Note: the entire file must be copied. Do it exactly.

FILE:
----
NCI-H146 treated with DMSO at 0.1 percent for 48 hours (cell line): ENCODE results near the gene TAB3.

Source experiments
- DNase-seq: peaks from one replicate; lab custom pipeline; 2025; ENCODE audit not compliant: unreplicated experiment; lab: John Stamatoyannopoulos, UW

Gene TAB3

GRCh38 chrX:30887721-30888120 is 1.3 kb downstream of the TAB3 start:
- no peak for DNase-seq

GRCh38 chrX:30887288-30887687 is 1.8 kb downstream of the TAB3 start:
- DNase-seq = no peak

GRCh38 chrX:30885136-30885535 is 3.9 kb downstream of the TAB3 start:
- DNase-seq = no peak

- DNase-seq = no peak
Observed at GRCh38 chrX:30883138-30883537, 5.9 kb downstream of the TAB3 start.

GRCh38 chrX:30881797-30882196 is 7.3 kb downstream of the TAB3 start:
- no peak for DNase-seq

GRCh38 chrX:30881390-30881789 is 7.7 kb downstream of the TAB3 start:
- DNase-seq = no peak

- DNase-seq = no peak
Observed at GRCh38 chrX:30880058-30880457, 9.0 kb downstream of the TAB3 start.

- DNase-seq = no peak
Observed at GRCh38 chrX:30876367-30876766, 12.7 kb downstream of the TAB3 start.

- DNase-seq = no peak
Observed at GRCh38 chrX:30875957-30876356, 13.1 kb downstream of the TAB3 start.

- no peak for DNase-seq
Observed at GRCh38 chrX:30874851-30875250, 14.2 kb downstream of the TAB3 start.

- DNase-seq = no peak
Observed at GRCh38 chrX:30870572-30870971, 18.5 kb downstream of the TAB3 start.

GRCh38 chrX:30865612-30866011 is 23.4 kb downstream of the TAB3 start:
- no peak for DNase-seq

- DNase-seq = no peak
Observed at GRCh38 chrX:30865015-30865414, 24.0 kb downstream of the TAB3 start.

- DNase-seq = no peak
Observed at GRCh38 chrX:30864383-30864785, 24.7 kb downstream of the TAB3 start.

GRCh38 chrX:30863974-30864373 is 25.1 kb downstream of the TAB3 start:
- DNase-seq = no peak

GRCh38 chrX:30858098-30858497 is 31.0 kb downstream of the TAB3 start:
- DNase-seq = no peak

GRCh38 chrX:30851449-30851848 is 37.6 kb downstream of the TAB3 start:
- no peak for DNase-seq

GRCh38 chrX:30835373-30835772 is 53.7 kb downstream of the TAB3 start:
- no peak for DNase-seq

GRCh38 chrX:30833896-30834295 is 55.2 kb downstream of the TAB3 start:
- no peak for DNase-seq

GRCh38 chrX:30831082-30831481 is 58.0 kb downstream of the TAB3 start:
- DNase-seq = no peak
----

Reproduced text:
NCI-H146 treated with DMSO at 0.1 percent for 48 hours (cell line): ENCODE results near the gene TAB3.

Source experiments
- DNase-seq: peaks from one replicate; lab custom pipeline; 2025; ENCODE audit not compliant: unreplicated experiment; lab: John Stamatoyannopoulos, UW

Gene TAB3

GRCh38 chrX:30887721-30888120 is 1.3 kb downstream of the TAB3 start:
- no peak for DNase-seq

GRCh38 chrX:30887288-30887687 is 1.8 kb downstream of the TAB3 start:
- DNase-seq = no peak

GRCh38 chrX:30885136-30885535 is 3.9 kb downstream of the TAB3 start:
- DNase-seq = no peak

- DNase-seq = no peak
Observed at GRCh38 chrX:30883138-30883537, 5.9 kb downstream of the TAB3 start.

GRCh38 chrX:30881797-30882196 is 7.3 kb downstream of the TAB3 start:
- no peak for DNase-seq

GRCh38 chrX:30881390-30881789 is 7.7 kb downstream of the TAB3 start:
- DNase-seq = no peak

- DNase-seq = no peak
Observed at GRCh38 chrX:30880058-30880457, 9.0 kb downstream of the TAB3 start.

- DNase-seq = no peak
Observed at GRCh38 chrX:30876367-30876766, 12.7 kb downstream of the TAB3 start.

- DNase-seq = no peak
Observed at GRCh38 chrX:30875957-30876356, 13.1 kb downstream of the TAB3 start.

- no peak for DNase-seq
Observed at GRCh38 chrX:30874851-30875250, 14.2 kb downstream of the TAB3 start.

- DNase-seq = no peak
Observed at GRCh38 chrX:30870572-30870971, 18.5 kb downstream of the TAB3 start.

GRCh38 chrX:30865612-30866011 is 23.4 kb downstream of the TAB3 start:
- no peak for DNase-seq

- DNase-seq = no peak
Observed at GRCh38 chrX:30865015-30865414, 24.0 kb downstream of the TAB3 start.

- DNase-seq = no peak
Observed at GRCh38 chrX:30864383-30864785, 24.7 kb downstream of the TAB3 start.

GRCh38 chrX:30863974-30864373 is 25.1 kb downstream of the TAB3 start:
- DNase-seq = no peak

GRCh38 chrX:30858098-30858497 is 31.0 kb downstream of the TAB3 start:
- DNase-seq = no peak

GRCh38 chrX:30851449-30851848 is 37.6 kb downstream of the TAB3 start:
- no peak for DNase-seq

GRCh38 chrX:30835373-30835772 is 53.7 kb downstream of the TAB3 start:
- no peak for DNase-seq

GRCh38 chrX:30833896-30834295 is 55.2 kb downstream of the TAB3 start:
- no peak for DNase-seq

GRCh38 chrX:30831082-30831481 is 58.0 kb downstream of the TAB3 start:
- DNase-seq = no peak